Singapore is one of the countries on South Korean actress Park Eun-bin’s must-visit list. And she is finally in town for her Asia fan meet held at the Capitol Theatre.
“Nice to meet you today lah,” the 30 year-old actress says, addressing a crowd mostly made up of local fans, with a handful from Malaysia and Thailand.
Dubbed an ‘acting genius’, the 30 year-old actress is best known for her titular breakthrough role as a young lawyer with Asperger’s syndrome in Extraordinary Attorney Woo (2022). In reality, she is just as lovable, if not even more than her on screen character.
However, she clearly notes stark differences between them.
Whale fanatic Woo Young-woo gets all excited when it comes to whale talk. But “it is so difficult to memorise all the information about whales”, Park reveals.
Despite such convoluted technicalities, she masterfully brought Woo Young-woo to life. And she has got her wealth of experience under her belt to thank.
In fact, Park is no newbie in the acting industry. She first started out as a child actor in White Nights 3.98 (1996) at just five years old and has pursued acting for 27 years.
If anything, she has a word of advice for those present. “If there is something you like, be sure to protect it and pursue it all the way”.
While she admits that acting was not all this fun initially, it is now increasingly fulfilling as more diverse roles are offered to her.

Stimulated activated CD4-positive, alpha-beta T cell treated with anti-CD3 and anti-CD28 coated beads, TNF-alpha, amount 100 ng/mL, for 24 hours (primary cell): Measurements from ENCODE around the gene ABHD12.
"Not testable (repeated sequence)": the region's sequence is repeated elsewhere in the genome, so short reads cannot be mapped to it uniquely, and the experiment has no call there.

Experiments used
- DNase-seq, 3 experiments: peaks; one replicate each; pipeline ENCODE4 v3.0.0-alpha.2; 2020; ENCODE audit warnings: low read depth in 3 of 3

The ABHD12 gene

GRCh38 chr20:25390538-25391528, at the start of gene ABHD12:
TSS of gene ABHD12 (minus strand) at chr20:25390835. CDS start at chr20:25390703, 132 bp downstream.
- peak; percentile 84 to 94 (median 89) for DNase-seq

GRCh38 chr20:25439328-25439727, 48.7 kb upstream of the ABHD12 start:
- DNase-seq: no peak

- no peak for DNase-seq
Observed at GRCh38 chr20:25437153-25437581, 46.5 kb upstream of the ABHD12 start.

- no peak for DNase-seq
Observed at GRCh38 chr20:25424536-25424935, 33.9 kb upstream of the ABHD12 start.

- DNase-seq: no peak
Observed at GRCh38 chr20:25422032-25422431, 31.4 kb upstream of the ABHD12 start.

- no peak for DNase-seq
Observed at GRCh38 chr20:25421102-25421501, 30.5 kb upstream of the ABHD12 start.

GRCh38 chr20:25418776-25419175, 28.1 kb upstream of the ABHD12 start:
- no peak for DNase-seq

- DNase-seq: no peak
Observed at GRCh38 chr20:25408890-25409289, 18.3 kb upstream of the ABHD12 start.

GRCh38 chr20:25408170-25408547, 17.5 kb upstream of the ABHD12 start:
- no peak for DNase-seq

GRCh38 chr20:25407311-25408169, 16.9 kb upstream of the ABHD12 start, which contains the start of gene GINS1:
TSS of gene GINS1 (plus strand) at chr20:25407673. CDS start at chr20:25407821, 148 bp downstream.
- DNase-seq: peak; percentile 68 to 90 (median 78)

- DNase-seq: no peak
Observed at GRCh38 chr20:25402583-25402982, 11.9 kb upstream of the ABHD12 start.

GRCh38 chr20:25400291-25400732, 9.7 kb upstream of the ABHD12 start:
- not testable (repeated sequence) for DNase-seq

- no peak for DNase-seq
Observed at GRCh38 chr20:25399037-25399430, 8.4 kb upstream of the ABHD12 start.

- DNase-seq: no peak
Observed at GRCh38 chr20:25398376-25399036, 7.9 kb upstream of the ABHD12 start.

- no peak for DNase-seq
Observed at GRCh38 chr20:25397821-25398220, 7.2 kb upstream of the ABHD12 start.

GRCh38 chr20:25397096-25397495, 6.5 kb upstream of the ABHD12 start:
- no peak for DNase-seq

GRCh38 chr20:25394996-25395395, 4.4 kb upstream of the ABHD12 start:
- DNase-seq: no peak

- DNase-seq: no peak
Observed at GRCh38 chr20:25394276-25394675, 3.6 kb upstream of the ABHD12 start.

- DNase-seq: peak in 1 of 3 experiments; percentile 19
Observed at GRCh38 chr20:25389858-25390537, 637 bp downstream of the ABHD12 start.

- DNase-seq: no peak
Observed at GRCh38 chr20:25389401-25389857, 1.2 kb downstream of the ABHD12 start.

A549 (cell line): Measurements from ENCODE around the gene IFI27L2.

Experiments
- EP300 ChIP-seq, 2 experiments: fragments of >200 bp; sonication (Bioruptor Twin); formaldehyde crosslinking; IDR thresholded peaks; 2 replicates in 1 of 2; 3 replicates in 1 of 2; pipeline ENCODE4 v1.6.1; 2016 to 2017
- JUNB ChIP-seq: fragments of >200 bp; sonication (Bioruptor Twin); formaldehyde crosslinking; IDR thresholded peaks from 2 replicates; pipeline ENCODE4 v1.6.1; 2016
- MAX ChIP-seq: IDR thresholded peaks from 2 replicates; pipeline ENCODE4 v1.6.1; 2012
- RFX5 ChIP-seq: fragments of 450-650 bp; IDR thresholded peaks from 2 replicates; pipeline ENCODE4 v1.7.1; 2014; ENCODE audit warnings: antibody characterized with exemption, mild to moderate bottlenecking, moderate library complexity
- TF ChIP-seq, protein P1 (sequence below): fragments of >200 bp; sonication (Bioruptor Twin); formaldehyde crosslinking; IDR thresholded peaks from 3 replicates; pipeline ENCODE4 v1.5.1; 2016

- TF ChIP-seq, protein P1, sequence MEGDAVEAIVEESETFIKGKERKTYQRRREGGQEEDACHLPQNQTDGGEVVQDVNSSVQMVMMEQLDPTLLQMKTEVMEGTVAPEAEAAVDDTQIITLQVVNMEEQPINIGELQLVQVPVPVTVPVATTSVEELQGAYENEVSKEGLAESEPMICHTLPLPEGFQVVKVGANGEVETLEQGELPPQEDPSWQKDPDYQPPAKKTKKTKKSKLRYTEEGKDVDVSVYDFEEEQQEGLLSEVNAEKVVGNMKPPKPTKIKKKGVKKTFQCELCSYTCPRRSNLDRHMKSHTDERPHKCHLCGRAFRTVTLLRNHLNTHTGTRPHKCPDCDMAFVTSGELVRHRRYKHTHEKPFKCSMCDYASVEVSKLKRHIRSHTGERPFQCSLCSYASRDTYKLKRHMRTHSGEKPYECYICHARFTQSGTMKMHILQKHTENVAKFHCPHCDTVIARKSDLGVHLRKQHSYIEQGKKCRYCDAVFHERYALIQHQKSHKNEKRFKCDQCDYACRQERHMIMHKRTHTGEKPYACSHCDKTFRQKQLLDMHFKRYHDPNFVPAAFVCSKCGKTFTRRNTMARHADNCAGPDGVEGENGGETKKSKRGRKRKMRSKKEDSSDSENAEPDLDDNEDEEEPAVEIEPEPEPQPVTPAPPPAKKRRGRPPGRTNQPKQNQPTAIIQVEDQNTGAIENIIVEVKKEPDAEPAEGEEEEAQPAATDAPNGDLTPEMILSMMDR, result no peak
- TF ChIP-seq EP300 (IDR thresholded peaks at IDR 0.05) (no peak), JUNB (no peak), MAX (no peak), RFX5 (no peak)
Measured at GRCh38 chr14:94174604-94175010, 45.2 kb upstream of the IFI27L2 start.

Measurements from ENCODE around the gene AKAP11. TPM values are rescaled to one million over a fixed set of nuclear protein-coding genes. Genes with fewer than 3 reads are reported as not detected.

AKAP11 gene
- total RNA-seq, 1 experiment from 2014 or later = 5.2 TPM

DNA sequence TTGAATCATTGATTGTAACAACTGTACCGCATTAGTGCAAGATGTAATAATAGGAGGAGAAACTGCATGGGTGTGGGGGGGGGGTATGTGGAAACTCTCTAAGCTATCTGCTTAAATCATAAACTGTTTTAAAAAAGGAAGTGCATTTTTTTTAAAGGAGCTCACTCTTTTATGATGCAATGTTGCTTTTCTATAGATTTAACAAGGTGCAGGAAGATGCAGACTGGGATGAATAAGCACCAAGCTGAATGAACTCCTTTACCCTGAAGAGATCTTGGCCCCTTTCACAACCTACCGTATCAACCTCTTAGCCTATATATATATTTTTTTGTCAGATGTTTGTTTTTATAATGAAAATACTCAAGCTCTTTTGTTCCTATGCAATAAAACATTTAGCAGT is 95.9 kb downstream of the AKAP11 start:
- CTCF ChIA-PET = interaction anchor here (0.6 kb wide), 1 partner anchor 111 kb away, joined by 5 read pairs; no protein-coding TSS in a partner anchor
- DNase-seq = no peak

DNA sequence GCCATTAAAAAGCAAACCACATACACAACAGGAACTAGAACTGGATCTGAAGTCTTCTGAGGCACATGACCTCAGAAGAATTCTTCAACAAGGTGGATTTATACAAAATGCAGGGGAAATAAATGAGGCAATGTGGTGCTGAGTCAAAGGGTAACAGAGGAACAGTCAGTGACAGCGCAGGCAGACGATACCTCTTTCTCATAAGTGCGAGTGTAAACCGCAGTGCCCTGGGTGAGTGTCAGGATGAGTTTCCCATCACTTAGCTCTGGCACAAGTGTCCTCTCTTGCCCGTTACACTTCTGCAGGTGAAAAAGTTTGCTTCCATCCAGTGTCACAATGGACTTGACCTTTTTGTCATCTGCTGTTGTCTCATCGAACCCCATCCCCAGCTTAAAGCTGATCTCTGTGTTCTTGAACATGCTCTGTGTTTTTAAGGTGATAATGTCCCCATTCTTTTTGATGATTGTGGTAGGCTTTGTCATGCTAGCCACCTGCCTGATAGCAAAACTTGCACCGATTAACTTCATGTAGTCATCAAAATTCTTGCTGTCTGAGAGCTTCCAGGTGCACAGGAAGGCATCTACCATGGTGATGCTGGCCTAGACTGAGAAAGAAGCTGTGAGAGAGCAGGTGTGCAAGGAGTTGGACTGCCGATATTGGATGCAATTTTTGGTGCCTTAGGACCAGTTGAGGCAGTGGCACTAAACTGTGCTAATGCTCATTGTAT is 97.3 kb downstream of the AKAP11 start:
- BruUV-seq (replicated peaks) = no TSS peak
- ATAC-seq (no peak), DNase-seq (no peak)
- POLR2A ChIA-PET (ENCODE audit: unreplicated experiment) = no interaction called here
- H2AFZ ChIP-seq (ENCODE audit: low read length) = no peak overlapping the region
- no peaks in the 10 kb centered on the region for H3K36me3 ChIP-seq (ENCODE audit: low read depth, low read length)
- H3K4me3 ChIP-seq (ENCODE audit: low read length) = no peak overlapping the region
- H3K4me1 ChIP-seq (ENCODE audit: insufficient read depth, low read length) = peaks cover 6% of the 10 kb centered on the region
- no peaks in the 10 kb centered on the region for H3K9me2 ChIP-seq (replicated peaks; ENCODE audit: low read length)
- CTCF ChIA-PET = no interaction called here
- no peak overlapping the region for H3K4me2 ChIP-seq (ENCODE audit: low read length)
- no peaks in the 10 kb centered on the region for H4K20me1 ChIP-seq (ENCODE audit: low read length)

Park has a bit of an adventurous side to her, one that is rarely seen. “I like the unpredictability of the roles”, she says.
“I want to be someone that you think you know, but actually don’t”, she attempts to explain. Fans in attendance appear visibly confused, yet convinced at the same time.
To sum it up, Park aims to be a familiar stranger.
Before Woo Young-woo, Park played a university student in Do You Like Brahms (2020) and an operations manager of a baseball team in Hot Stove League (2019). Both drama series are available on Viu.
“I can pull a different persona out of me when acting,” she says, whilst confessing that she used to be a timid young girl.
This young girl did not know if she’d make her way to Singapore 27 years ago. “However, I am here lah,” she exclaims with a bright smile while performing a little celebratory dance.
Call her an infectious ball of joy.
Despite speaking limited English and conversing mostly in Korean, Park never fails to radiate positivity with her irresistible smile.
She also makes an effort to season her talk sets with Singlish to connect with the local crowd.
To pay homage to the city-state, she ends her approximately two-hour fan meet with a special performance of a local earworm Singapura, Sunny Island (1962).
THIS SPACE INTENTIONALLY LEFT BLANK.